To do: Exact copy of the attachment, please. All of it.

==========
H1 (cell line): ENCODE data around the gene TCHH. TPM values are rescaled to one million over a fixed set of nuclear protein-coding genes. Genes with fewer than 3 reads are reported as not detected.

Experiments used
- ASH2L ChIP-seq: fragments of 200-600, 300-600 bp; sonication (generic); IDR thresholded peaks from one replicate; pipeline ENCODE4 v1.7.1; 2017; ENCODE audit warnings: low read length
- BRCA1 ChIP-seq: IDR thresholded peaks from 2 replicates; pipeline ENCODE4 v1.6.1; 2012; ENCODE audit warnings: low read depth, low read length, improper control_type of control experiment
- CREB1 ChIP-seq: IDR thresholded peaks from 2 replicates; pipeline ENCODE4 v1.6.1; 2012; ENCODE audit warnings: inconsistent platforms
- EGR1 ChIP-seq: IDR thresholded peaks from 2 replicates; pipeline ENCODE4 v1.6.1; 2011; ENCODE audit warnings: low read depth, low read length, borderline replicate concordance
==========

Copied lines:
H1 (cell line): ENCODE data around the gene TCHH. TPM values are rescaled to one million over a fixed set of nuclear protein-coding genes. Genes with fewer than 3 reads are reported as not detected.

Experiments used
- ASH2L ChIP-seq: fragments of 200-600, 300-600 bp; sonication (generic); IDR thresholded peaks from one replicate; pipeline ENCODE4 v1.7.1; 2017; ENCODE audit warnings: low read length
- BRCA1 ChIP-seq: IDR thresholded peaks from 2 replicates; pipeline ENCODE4 v1.6.1; 2012; ENCODE audit warnings: low read depth, low read length, improper control_type of control experiment
- CREB1 ChIP-seq: IDR thresholded peaks from 2 replicates; pipeline ENCODE4 v1.6.1; 2012; ENCODE audit warnings: inconsistent platforms
- EGR1 ChIP-seq: IDR thresholded peaks from 2 replicates; pipeline ENCODE4 v1.6.1; 2011; ENCODE audit warnings: low read depth, low read length, borderline replicate concordance